Leaks of radioactive steam and workers contaminated with radiation are just part of the disturbing catalogue of accidents that have occurred over the years and been belatedly reported to the public, if at all, the Associated Press reports.
In one case, workers hand-mixed uranium in stainless steel buckets, instead of processing by machine, so the fuel could be reused, exposing hundreds of workers to radiation. Two later died.
“Everything is a secret,” said Kei Sugaoka, a former nuclear power plant engineer in Japan who now lives in California. “There's not enough transparency in the industry.”
Sugaoka worked at the same utility that runs the Fukushima Dai-Ichi nuclear plant where workers are racing to prevent a full meltdown following Friday's 9.0 magnitude quake and tsunami.
In 1989 Sugaoka received an order that horrified him: edit out footage showing cracks in plant steam pipes in video being submitted to regulators. Sugaoka alerted his superiors in the Tokyo Electric Power Co., but nothing happened. He decided to go public in 2000. Three Tepco executives lost their jobs.
Competence and transparency issues aside, some say it's just too dangerous to build nuclear plants in an earthquake-prone nation like Japan, where land can liquefy during a major temblor.
“You're building on a heap of tofu,” said Philip White of Tokyo-based Citizens' Nuclear Information Center, a group of scientists and activists who have opposed nuclear power since 1975.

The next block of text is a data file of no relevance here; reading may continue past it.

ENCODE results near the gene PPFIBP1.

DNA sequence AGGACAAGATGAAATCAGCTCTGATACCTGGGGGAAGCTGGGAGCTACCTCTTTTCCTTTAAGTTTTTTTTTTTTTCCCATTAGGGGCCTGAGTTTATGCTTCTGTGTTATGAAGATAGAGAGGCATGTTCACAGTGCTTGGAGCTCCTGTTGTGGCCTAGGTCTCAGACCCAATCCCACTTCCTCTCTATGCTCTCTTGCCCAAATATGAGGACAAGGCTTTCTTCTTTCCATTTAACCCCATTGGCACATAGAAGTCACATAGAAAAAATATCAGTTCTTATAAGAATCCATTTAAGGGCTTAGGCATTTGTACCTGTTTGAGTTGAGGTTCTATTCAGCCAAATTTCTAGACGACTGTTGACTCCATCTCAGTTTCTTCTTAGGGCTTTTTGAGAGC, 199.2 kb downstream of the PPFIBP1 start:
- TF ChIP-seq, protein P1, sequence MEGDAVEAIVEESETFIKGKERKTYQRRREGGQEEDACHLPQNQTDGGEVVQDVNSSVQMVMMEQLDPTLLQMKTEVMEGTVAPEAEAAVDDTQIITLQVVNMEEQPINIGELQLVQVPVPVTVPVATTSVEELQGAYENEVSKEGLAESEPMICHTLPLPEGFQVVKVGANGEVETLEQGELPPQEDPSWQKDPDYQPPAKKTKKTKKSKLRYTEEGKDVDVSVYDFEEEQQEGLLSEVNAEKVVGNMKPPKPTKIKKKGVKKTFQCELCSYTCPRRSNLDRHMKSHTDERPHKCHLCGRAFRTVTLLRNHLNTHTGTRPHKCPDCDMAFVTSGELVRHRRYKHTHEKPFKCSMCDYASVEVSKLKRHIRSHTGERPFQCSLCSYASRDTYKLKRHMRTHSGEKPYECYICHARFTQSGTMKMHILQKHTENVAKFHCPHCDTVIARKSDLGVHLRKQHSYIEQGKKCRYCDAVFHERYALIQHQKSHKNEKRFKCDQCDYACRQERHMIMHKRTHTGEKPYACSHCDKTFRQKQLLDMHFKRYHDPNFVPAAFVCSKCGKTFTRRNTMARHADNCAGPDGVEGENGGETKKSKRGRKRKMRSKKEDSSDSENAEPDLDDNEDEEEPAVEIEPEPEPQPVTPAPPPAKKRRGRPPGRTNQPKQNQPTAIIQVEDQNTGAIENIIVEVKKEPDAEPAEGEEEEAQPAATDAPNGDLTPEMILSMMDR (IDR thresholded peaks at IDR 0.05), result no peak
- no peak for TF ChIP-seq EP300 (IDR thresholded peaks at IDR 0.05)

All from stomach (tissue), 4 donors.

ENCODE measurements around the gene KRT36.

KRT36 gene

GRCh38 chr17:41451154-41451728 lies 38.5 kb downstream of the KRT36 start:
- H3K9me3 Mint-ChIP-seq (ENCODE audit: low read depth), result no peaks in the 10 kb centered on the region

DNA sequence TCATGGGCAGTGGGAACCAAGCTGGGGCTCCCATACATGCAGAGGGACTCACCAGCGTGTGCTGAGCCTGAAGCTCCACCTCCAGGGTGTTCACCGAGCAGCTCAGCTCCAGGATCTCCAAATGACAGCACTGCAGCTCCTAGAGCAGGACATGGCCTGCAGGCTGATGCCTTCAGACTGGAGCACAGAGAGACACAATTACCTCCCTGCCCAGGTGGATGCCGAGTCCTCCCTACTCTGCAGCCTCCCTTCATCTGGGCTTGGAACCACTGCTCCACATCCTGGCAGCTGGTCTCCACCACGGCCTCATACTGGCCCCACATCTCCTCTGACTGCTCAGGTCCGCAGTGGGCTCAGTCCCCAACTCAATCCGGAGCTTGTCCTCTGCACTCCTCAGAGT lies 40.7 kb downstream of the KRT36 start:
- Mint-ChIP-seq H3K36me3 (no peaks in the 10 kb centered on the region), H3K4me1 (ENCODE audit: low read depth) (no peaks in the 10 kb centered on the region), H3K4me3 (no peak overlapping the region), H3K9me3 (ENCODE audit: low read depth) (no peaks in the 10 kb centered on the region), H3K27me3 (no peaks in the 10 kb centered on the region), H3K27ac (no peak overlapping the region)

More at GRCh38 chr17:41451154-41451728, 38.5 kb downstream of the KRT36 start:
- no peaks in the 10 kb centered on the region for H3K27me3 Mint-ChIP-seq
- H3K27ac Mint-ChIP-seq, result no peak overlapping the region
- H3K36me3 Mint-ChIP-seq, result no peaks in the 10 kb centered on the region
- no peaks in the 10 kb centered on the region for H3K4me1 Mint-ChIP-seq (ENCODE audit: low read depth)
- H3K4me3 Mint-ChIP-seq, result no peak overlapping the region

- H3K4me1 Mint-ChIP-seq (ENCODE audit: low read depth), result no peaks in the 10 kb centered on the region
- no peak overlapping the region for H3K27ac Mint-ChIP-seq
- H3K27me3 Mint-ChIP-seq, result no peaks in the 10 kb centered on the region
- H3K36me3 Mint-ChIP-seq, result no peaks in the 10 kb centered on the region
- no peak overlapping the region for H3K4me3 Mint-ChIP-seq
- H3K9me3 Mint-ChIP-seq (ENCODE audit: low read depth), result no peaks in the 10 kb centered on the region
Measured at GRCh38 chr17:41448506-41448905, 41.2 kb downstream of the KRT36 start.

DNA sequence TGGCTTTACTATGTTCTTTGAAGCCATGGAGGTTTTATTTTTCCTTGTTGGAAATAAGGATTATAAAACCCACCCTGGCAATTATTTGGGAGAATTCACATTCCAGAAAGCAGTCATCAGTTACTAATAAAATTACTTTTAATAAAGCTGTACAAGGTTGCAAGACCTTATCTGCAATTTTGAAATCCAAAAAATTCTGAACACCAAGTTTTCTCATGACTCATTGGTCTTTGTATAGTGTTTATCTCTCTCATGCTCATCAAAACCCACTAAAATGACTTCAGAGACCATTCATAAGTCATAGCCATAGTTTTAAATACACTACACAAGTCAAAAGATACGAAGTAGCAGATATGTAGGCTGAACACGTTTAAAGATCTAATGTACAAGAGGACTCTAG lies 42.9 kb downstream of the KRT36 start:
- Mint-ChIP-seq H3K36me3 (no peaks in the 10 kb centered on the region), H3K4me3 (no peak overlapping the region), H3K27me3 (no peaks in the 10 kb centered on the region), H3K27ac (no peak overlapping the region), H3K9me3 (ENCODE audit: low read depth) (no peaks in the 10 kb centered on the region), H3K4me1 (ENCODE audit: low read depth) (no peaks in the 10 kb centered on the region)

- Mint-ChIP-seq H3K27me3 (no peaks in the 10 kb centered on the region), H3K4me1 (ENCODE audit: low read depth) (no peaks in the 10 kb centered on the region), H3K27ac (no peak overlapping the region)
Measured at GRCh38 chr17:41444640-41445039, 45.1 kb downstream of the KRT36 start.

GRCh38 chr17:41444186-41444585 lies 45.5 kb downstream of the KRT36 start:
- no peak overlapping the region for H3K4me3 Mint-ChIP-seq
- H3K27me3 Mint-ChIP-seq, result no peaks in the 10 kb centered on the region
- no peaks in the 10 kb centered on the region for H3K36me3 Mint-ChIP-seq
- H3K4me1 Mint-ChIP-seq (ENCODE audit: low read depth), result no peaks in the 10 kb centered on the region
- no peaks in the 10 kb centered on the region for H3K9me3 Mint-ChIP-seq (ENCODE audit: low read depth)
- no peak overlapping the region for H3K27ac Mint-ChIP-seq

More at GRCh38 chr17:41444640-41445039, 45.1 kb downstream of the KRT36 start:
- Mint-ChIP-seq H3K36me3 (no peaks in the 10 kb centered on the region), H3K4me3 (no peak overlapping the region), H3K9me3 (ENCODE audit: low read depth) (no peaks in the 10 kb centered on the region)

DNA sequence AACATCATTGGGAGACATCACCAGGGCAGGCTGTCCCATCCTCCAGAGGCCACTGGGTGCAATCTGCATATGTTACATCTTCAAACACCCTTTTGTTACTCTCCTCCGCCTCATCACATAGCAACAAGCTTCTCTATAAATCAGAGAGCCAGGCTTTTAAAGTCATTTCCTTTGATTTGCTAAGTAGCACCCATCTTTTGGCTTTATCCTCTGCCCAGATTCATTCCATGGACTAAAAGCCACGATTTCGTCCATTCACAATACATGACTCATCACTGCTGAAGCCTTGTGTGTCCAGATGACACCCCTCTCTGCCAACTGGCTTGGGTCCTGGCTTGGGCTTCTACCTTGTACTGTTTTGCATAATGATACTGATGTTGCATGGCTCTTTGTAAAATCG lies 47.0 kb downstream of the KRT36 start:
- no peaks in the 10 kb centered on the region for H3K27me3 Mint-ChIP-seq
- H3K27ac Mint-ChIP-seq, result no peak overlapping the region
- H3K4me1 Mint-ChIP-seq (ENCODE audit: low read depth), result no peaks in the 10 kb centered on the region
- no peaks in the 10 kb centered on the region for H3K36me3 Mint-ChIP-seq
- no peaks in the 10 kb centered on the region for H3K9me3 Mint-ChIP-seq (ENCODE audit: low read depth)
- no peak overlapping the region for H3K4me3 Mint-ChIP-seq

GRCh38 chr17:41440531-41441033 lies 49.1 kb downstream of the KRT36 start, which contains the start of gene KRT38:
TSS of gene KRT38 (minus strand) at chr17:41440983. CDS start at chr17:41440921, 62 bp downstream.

“There is absolutely no reason to trust them,” he said of those that run Japan's nuclear power plants.
REPORT WANTED PLANTS FAR FROM SEA
IAEA Director General Yukiya Amano said on Wednesday before leaving for Japan that the agency had been trying continuously to help improve the safety of nuclear plants against earthquakes.
A draft IAEA report on safety standards, published in October 2009, recommended that nuclear power plants be located more than 10 kilometres from the sea or ocean shoreline, or more than one km from a lake or fjord shoreline; or at an elevation of more than 50 metres from the mean water level.
“To my knowledge, all of the nuclear power plants in Japan are located quite close to the ocean,” said Daniel Aldrich, author of Site fights, a book about how decisions were taken on where to build nuclear power plants in Japan and elsewhere.
“This is for two reasons: 1) normally, cooling pipes carry in seawater through the reactor unit and cool it off, and then dump the warmer water back in the ocean (these pipes are not functioning normally at this point), and 2) these areas are remote, far from high population density areas, and they have the least resistance from civil society,” he said in emailed comments.
The latest IAEA recommendations are far more stringent than the original standards set for Japanese plants. The six reactors at the Daiichi facility were commissioned between 1971 and 1979, while two other Japanese nuclear reactors date back to 1970.
“An anomalous magnitude 9.0 scale is far beyond the assumed safety standard when Fukushima Daiichi Nuclear Power Station started up forty years ago,” Yu Shibutani, director of Energy Geopolitics Ltd of Japan, said in an email to Reuters.
“The tsunami walls either should have been built higher, or the generators should have been placed on higher ground to withstand potential flooding, but it has failed.
“The accident exposes shortcomings in risk analysis as well as in engineering, and also the plant didn’t meet safety standards in both quake and tsunami wall.”